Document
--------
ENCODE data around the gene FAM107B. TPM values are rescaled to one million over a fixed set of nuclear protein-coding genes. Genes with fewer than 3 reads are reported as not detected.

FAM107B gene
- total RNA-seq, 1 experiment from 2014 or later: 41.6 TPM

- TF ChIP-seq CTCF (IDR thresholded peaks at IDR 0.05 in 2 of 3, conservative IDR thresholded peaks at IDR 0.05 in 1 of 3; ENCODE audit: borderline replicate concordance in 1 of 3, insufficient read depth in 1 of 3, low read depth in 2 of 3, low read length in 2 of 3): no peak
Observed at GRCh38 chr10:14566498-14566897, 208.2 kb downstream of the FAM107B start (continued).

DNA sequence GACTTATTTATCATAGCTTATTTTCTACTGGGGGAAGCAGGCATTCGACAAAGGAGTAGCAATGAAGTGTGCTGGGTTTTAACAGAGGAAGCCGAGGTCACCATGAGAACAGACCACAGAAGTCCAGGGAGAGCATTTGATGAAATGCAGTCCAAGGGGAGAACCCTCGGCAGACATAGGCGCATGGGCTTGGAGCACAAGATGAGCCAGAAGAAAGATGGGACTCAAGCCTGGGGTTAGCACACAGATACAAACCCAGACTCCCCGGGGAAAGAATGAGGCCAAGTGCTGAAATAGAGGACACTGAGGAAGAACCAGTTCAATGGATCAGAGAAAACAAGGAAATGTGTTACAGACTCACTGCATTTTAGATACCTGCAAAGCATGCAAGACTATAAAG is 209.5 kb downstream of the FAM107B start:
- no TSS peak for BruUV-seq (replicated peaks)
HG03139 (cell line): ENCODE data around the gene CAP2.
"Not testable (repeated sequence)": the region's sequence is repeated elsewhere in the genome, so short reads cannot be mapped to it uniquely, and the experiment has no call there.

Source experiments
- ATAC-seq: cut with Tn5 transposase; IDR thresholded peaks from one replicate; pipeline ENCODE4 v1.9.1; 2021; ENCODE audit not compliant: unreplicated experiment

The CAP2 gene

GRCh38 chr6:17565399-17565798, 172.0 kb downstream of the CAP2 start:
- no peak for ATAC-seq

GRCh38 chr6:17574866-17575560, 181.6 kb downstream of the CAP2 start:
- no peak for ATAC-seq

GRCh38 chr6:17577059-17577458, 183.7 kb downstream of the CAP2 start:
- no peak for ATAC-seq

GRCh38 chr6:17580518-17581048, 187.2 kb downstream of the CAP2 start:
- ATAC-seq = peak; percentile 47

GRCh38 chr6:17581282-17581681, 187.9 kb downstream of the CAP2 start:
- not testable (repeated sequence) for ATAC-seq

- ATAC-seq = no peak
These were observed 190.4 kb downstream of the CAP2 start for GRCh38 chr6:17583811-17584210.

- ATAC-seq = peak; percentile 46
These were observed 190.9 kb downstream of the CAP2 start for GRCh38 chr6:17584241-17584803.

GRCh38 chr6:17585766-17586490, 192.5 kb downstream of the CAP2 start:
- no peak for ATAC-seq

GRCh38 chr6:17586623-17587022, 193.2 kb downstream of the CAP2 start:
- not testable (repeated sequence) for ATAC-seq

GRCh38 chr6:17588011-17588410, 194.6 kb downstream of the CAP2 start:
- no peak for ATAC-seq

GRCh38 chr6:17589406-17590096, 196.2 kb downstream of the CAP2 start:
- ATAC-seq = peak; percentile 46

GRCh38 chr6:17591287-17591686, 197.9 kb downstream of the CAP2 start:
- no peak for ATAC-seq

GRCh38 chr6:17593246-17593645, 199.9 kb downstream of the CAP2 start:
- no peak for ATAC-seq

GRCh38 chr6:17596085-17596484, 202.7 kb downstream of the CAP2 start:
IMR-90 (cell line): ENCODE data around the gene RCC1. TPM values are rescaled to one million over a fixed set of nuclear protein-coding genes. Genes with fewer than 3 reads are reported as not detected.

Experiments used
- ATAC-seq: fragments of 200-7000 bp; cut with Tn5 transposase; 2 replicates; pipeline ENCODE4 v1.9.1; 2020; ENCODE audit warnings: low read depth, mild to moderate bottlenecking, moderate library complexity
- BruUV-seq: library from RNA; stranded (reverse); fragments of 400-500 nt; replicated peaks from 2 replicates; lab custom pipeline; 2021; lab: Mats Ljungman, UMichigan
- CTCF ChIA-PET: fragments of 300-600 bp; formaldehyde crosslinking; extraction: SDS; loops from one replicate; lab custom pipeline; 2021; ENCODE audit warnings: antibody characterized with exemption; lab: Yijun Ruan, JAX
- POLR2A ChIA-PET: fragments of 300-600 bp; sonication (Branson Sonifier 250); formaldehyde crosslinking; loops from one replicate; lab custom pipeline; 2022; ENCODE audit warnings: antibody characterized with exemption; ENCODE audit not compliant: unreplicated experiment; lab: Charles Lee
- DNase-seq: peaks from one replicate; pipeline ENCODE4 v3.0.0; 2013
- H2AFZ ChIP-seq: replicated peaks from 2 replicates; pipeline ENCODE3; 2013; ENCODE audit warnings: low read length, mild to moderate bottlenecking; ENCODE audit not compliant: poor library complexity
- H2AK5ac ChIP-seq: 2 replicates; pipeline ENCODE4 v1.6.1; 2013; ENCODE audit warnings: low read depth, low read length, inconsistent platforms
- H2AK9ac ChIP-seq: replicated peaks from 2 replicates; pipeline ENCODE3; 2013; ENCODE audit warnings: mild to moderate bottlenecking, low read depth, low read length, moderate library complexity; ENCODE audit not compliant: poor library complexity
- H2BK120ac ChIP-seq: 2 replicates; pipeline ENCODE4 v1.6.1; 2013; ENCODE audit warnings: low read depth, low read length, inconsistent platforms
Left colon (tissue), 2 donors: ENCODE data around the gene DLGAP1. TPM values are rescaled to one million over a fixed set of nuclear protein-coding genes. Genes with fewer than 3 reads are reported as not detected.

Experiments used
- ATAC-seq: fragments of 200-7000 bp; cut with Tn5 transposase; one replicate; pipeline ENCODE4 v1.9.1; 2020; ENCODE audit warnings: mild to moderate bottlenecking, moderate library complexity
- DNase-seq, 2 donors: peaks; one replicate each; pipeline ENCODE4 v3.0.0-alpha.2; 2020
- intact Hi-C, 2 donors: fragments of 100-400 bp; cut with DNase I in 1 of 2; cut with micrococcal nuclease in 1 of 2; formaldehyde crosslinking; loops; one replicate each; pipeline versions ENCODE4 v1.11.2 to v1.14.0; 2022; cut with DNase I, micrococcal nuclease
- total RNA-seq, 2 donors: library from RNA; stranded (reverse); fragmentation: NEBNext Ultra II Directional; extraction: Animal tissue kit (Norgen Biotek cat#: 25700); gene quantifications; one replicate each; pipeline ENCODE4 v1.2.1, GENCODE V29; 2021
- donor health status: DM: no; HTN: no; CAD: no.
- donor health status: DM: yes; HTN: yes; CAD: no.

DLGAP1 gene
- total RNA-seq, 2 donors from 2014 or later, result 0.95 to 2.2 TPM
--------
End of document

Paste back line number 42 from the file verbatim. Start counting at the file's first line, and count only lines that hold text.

- ATAC-seq: fragments of 200-7000 bp; cut with Tn5 transposase; 2 replicates; pipeline ENCODE4 v1.9.1; 2020; ENCODE audit warnings: low read depth, mild to moderate bottlenecking, moderate library complexity